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The Battle Of Marathon: How An Attack On Tyranny Changed The Future of Civilization
“Two thousand three hundred and forty years ago, a council of Athenian Officers was summoned on the slope of one of the mountains that look over the plain of Marathon, on the eastern coast of Attica [a historical region of Greece]. The immediate subject of their meeting was to consider whether they should give battle to an enemy that lay encamped on the shore beneath them; but on the result of their deliberations depended, not merely the fate of two armies, but the whole future progress of human civilization.”
So wrote the English historian Sir Edward Shepherd Creasy (1812-1878), in the year 1851, in his famous book, The Fifteen Decisive Battles of the World: from Marathon to Waterloo. By today’s reckoning, the Battle of Marathon, in 490 BC, was 2,500 years ago this year.
The Battle of Marathon was a cataclysmic confrontation between the armies of the city-state of Athens, and a roughly ten-times-larger invasion force sent by King Darius of Persia to subjugate Greece and burn Athens to the ground. In that battle, a much smaller Athenian force successfully defeated the Persian invaders.
Winning the Battle of Marathon saved Athens, allowing 200-plus years of flowering of Athenian art, science, politics, philosophy and education which, through Rome and other means, came to be the very core of what we know as Western civilization.
Sir Edward chose this battle, and most of his “fifteen decisive battles”, because they helped preserve Europe from incursions by non-Europeans. The popular European view of the time was that “civilization” only existed in Europe – all others were barbarian. Had the Persians won, he is saying, it would have been the end of Athens, and therefore the end of “progress of human civilization.”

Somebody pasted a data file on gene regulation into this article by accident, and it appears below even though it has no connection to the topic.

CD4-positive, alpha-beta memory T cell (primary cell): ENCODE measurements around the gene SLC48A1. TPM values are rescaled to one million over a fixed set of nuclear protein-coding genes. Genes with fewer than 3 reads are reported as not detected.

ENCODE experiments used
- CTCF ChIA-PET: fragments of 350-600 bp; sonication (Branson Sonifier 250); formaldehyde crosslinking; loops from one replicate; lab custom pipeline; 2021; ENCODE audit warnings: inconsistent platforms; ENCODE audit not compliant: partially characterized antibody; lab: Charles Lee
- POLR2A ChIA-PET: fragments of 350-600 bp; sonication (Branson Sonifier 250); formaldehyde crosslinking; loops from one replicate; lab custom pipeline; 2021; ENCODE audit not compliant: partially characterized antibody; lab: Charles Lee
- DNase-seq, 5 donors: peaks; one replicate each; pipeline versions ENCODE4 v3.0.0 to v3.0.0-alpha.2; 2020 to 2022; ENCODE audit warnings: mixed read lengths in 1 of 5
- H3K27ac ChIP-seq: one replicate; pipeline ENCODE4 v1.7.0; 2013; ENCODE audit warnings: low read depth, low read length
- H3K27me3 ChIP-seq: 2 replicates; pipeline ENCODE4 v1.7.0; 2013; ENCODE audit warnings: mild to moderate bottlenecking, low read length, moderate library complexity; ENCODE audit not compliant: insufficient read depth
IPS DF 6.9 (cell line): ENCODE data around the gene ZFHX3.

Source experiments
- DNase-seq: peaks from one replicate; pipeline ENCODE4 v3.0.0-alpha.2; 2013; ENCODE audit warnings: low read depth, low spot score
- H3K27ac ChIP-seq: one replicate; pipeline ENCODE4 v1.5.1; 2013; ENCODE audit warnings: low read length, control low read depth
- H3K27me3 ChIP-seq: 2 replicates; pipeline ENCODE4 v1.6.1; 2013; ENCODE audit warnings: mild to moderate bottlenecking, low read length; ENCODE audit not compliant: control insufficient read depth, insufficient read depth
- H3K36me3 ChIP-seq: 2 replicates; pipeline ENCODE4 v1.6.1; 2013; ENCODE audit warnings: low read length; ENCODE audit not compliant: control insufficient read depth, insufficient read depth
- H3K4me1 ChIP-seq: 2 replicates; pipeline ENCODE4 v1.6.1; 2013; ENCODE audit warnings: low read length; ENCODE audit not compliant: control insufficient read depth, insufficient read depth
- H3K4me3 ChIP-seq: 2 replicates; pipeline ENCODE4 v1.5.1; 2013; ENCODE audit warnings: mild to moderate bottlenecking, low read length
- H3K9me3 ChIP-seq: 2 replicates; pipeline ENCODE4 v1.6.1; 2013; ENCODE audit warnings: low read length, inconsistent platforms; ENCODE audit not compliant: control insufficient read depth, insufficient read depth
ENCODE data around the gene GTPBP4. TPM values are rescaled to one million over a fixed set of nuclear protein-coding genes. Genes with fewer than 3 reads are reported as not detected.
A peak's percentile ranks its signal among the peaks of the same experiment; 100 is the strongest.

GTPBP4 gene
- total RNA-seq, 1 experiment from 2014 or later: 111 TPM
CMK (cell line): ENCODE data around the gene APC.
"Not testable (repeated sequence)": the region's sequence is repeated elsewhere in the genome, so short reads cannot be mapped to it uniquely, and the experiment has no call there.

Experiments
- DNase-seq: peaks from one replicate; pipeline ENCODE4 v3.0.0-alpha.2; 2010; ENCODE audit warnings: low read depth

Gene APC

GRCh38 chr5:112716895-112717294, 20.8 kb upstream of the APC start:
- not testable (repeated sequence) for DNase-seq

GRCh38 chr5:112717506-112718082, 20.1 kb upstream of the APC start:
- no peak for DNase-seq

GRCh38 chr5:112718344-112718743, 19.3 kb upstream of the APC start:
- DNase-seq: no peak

Today, in our more enlightened world-view, we don’t agree with Sir Edward’s view of civilization – Europe is certainly not the only civilization. The Battle of Marathon certainly was pivotal, however, for the future of Western civilization – arguably more than any other battle or event in history.
The Battle of Marathon tells us something more valuable than historical facts. It teaches us a vital personal lesson in courage and survival. There can often be a time when one must take a stand against tyranny – whatever is holding us back, keeping us down or stopping our lives from progressing.
It’s that nothing-to-lose, everything-to-gain moment when we must recognize that if this battle can be won, our life can change and our future reshaped as we want. If we lose, well, we’re already dying here.
This is how it all happened. Some years earlier, Athens, and the Greek city of Eretria, sent their armies to help the Greek city of Ionia in its uprising against Persian rule. They failed – but caused so much damage that Persia’s vengeful King Darius sent a massive naval task force, estimated by some historians at 600 or more ships and 100,000 or more archers and cavalry, to punish and destroy Eretria and Athens.
On their way to Athens, the Persian forces besieged and defeated Eretria as planned. They sailed on, and landed at the Bay of Marathon, near the town of Marathon, just 25 miles from Athens. To reach Athens, they would have to go through one or another of two narrow passes through mountains that ringed the plain.
The Athenians, learning of the invasion in advance, quick-marched their army to Marathon in time to blockade the two passes through the mountains. It is estimated that Athens could have mustered no more than 9,000 soldiers. Another 1,000 volunteers from the Greek city of Palataea brought the Greek force to perhaps 10,000 at most.
But this comparatively small Greek force was able to stop the Persian advance, at least temporarily. The Persians couldn’t attack in force through the narrow passes. For five days, the two armies were stalemated, neither advancing nor retreating.